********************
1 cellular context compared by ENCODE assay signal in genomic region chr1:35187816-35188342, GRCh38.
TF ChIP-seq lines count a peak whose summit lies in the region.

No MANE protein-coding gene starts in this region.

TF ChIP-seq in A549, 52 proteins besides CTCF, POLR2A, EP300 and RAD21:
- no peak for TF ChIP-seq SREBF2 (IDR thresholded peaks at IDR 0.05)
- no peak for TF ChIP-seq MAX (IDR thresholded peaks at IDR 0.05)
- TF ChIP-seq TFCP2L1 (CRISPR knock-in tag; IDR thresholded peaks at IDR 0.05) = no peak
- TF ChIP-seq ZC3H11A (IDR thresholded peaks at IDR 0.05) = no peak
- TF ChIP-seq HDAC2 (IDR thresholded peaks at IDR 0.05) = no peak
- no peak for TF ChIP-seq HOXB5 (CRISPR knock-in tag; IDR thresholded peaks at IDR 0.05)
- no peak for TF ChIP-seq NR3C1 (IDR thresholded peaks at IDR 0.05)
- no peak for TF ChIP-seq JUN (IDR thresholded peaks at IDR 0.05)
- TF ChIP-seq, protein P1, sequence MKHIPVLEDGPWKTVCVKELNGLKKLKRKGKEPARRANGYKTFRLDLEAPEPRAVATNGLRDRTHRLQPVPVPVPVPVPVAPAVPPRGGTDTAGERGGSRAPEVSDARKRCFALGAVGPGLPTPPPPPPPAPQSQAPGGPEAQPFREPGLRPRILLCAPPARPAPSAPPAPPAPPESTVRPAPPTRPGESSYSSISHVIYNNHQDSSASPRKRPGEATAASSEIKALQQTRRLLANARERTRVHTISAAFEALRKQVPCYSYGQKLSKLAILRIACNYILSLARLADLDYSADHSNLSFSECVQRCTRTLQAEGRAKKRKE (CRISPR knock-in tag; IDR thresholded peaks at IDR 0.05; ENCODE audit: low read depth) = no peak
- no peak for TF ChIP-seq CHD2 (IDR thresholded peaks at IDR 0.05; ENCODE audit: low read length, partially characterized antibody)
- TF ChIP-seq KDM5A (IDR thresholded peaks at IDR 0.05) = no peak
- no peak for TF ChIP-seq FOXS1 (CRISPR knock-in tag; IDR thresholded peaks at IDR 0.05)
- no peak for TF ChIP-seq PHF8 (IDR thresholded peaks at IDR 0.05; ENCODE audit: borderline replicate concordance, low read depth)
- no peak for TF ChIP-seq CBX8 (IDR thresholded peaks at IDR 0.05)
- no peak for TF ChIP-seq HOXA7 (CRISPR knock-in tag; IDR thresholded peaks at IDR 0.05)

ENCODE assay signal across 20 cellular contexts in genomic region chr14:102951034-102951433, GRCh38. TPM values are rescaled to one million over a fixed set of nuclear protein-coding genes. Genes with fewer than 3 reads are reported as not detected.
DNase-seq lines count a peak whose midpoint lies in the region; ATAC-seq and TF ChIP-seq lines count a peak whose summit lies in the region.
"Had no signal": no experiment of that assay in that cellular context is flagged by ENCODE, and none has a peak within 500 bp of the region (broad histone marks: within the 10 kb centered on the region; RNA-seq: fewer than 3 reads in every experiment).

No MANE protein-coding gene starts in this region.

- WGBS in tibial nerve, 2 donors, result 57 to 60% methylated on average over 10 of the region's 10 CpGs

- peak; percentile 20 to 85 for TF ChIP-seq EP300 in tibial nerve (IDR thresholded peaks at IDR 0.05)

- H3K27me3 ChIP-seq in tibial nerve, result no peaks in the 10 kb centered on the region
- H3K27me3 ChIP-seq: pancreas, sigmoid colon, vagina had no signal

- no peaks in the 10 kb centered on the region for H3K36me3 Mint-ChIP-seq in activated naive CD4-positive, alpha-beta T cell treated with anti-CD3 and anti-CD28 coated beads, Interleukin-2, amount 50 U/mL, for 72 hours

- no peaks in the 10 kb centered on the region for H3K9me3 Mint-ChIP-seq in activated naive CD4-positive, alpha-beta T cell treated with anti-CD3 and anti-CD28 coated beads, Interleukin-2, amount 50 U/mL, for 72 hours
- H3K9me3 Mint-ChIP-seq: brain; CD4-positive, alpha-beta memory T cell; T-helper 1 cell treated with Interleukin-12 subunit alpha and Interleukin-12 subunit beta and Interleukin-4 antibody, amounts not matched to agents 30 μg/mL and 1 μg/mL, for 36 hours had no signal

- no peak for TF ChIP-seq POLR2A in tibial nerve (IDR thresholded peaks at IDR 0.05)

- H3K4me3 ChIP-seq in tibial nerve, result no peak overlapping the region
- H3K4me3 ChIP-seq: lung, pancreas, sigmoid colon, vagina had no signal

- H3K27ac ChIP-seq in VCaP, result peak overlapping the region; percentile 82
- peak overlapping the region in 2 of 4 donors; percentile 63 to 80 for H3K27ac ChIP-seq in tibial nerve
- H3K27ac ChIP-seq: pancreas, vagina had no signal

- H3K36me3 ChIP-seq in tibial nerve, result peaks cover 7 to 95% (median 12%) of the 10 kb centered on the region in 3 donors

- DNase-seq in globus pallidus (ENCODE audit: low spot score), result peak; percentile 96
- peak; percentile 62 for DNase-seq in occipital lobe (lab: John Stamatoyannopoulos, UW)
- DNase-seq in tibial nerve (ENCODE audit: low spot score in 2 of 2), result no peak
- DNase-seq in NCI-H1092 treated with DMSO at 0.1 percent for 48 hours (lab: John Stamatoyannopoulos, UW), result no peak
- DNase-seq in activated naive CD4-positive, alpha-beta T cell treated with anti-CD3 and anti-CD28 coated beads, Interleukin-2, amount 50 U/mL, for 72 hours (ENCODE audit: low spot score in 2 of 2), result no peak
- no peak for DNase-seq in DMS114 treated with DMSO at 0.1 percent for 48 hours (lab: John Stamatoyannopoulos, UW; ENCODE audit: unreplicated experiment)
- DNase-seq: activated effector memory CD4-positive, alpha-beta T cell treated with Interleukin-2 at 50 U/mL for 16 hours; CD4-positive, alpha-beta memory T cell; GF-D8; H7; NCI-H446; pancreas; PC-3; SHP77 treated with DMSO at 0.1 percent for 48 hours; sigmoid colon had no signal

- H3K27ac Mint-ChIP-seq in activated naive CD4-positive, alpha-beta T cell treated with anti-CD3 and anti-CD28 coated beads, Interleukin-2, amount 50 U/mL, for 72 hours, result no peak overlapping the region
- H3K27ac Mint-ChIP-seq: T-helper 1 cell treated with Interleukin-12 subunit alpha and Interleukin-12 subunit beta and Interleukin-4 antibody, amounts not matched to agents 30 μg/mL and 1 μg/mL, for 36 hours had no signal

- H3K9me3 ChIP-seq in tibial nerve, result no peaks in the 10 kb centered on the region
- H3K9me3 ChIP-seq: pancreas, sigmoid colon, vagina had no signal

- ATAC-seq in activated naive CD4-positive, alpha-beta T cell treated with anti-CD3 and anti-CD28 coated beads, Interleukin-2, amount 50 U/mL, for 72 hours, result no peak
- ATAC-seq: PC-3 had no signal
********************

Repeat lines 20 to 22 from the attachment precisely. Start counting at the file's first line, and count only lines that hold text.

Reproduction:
ENCODE assay signal across 20 cellular contexts in genomic region chr14:102951034-102951433, GRCh38. TPM values are rescaled to one million over a fixed set of nuclear protein-coding genes. Genes with fewer than 3 reads are reported as not detected.
DNase-seq lines count a peak whose midpoint lies in the region; ATAC-seq and TF ChIP-seq lines count a peak whose summit lies in the region.
"Had no signal": no experiment of that assay in that cellular context is flagged by ENCODE, and none has a peak within 500 bp of the region (broad histone marks: within the 10 kb centered on the region; RNA-seq: fewer than 3 reads in every experiment).